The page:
Sunday, October 29, 2006

The 2005-2006 hiring season

Update (11/03/2006): Nancy Luxon's information taken into account; a couple of minor mistakes

I took a quick look at the 2005-2006 hiring season, with a view of a possible update of my data in 2007. I have put together a very preliminay summary. I can't post the full data at the moment - it's not very clean and might contain inaccuracies. I just wish the departmental websites were updated more often. It is really annoying that you cannot get a list of current faculty from the departmental website as late as late October (yes, this is the case in a few departments). However, I did my best (when I noticed that the website is probably out of date, I checked some other source, e.g. general university directory or a news item on "new faculty"). I also cross-validated from blogs that provided a list of accepted offers from the previous hiring season. I am not sure when I will get around to posting full data; hopefully in a few weeks (but maybe much later). In any case: the exact numbers may not be fully accurate, and should be taken as an approximation only.

General summary

There were about 136 assistant professors hired in 2005-2006 season in PhD-granting political science departments (of primary fields – about 59 in American, 33 in Comparative, 33 in IR, 3 in Methods, and 8 in Theory). Of those, about 9 will officially start in 2007.

Schools whose PhDs were hired most:

1. Stanford (9)
2T. Columbia, Harvard, UC Berkeley (7)
5T. Chicago, Ohio State, Texas A&M, UC San Diego (5)
9. Duke (4)
10T. Indiana, Michigan State, Princeton, Rochester, UCLA, WashU (3)

Of the 136 new hires, 67 received their PhDs in 2006 or are still ABDs as of late 2006 (there are about 12 of those). Further 22 received their PhDs in 2005. About 25 had a tenure-track job at a PhD-granting department.

Top 30 hiring

I also took a quick look at hiring in “top 30” departments (I used the U.S. News and included Harvard, Stanford, Michigan, Princeton, UC Berkeley, Yale, UC San Diego, Duke, Chicago, Columbia, MIT, UCLA, Ohio State, UNC, Rochester, Wisconsin, WashU, Cornell, NYU, Minnesota, Northwestern, Michigan State, Texas A&M, Illinois, Indiana, Iowa, Texas-Austin, Washington, Emory, Rice, SUNY Stony Brook, UC Davis, Maryland and Pennsylvania).

In those departments, 48 assistant professor hires were made (17 American, 13 Comparative, 11 IR, 1 Methods, 6 Theory). The rankings of schools who placed most graduates in Top30 don't show much (too few cases), but anyway:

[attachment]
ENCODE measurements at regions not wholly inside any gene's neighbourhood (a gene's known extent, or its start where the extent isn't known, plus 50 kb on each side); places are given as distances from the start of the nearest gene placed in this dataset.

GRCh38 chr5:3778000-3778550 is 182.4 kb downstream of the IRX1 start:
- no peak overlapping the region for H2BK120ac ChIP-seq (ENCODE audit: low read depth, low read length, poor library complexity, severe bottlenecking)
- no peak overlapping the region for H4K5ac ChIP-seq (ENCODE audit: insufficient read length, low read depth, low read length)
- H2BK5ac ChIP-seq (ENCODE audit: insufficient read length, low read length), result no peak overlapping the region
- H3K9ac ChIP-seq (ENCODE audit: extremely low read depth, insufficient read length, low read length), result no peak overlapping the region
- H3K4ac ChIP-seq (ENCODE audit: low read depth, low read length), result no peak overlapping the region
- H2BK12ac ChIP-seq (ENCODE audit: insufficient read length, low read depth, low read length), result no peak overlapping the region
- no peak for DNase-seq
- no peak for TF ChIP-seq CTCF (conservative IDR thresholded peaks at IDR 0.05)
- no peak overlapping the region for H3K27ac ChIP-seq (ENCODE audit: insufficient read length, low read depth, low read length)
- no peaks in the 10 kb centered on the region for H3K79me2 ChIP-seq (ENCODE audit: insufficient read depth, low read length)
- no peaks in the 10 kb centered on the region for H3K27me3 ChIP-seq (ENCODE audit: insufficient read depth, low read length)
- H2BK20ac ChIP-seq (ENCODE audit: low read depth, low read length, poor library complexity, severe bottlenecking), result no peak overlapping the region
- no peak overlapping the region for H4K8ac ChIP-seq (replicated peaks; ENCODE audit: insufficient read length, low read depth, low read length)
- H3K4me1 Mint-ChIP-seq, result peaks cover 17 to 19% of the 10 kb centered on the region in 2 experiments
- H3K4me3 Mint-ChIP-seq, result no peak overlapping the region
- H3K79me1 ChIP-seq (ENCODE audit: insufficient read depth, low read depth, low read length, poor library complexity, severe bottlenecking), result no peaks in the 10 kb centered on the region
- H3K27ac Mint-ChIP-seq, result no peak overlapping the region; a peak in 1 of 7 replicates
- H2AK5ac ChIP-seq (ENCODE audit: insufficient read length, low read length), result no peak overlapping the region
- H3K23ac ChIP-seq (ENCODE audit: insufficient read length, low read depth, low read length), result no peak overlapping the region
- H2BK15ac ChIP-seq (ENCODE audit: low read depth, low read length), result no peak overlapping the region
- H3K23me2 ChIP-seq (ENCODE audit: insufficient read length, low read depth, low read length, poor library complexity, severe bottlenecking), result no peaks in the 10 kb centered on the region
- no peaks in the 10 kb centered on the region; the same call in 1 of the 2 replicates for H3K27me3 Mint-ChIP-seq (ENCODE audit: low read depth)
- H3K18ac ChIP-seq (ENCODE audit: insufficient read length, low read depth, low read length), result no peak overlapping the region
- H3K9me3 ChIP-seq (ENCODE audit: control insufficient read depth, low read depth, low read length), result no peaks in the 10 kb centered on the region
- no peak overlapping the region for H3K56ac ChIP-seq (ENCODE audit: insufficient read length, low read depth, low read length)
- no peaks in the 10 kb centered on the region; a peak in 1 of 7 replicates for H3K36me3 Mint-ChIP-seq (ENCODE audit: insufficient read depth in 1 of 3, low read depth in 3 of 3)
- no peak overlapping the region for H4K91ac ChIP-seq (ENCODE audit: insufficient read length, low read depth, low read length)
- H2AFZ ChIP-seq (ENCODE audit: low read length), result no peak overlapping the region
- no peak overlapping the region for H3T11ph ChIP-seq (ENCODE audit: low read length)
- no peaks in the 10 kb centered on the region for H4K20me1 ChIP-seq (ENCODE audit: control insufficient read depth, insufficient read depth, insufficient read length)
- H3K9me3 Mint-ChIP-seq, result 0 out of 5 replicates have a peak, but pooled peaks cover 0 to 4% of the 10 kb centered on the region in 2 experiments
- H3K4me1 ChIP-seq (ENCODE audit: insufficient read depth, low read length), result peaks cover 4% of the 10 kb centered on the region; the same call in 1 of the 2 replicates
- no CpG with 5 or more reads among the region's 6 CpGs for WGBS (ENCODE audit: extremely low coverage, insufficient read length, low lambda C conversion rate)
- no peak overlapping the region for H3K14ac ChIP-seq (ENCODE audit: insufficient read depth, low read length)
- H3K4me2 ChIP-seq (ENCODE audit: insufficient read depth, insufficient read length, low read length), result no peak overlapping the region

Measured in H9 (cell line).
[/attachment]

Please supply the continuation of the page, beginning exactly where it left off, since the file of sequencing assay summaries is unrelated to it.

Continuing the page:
1. Stanford (7)
2T. Harvard, UC Berkeley (6)
4T. Princeton, Rochester, UC San Diego(3)
7T. Chicago, Columbia, NYU, Yale (2).
11T. Carnegie Mellon (economics), Duke, Johns Hopkins, Michigan, Ohio State, Pittsburgh, Texas A&M, UC Berekeley (history), Vanderbilt, Washington, WashU, Wisconsin (1).

Of the 48 hires, 27 received their PhD in 2006 or are still ABDs, 7 received their PhDs in 2005. About 13 had tenure-track jobs at PhD-granting departments (and only one in non-PhD granting department; the rest were post-docs).

New PhD hiring

Finally, I took a look at “new PhD” hirings. As mentioned above, there were 68 assistant professors hired who received their PhD in 2006 or are still ABDs (thus, the following information does not take into account those new hires who received their PhD in 2005 but were never on market before – there are a couple of those). The primary fields: American (29), IR (18), Comparative (15), Methods (2), and Theory (3).

The departmental “rankings:”

1. Stanford (5)
2T. Columbia, UC San Diego (4)
4T. Duke, Princeton, Texas A&M, UC Berkeley, WashU (3)
9T. Chicago, Harvard, Ohio State, Penn State, Rice, Washington (2)

Assistants “gone”

Finally, a quick look at departures and promotions. There were 113 assistant professors in PhD-granting political science departments in early 2006 who are no longer assistant professors in PhD-granting departments in late 2006. Of those, 54 became associate professors in their own department, 17 in some other department (including a few in non-PhD granting departments), 9 became assistants at non-PhD granting departments, with others taking various visiting, administrative, or non-academic positions (I’m missing information on further 17 – but they almost certainly did not become associate professors). Not all of the new associates were probably tenured, but this should approximately give an indication of tenure rates and the number of moves between departments right before tenure decision is made.